Editor’s Note: The author delivered these remarks, as prepared, as his opening statement in a debate with Richard Reinsch at the National Conservatism Conference in Washington, D.C. on July 14, 2019.
I’d like to begin with a quote attributed to Michael Boskin when he was Chair of George H. W. Bush’s Council of Economic Advisers: “Computer chips, potato chips, what’s the difference?” My argument, in its simplest form, is that there’s a very large difference, and policymakers should take it into account.
My argument rests on three claims, moving from economics to policy and then politics:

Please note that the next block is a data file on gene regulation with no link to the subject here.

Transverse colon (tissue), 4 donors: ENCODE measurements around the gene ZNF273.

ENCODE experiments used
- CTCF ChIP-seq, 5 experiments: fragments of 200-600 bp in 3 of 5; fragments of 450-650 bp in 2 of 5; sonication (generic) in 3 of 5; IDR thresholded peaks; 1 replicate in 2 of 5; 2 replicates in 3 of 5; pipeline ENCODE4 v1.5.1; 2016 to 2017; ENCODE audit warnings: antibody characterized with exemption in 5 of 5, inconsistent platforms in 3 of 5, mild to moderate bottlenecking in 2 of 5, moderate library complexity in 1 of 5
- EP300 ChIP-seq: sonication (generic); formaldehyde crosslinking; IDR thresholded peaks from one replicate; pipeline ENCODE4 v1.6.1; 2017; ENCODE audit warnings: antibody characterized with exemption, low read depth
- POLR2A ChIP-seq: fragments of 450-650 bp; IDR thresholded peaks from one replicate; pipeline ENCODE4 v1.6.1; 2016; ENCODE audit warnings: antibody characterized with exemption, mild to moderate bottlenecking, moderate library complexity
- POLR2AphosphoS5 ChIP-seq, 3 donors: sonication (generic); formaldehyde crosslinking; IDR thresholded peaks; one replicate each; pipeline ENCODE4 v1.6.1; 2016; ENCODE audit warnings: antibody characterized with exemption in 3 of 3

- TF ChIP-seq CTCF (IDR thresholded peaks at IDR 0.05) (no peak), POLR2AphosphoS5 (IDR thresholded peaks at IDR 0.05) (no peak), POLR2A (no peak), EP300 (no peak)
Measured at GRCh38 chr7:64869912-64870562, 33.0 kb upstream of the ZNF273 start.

First, that market economies do not automatically allocate resources well across sectors.
Second, that policymakers have tools that can support vital sectors that might otherwise suffer from underinvestment—I will call those tools “industrial policy.”
Third, that while the policies produced by our political system will be far from ideal, efforts at sensible industrial policy can improve upon our status quo, which is itself far from ideal.
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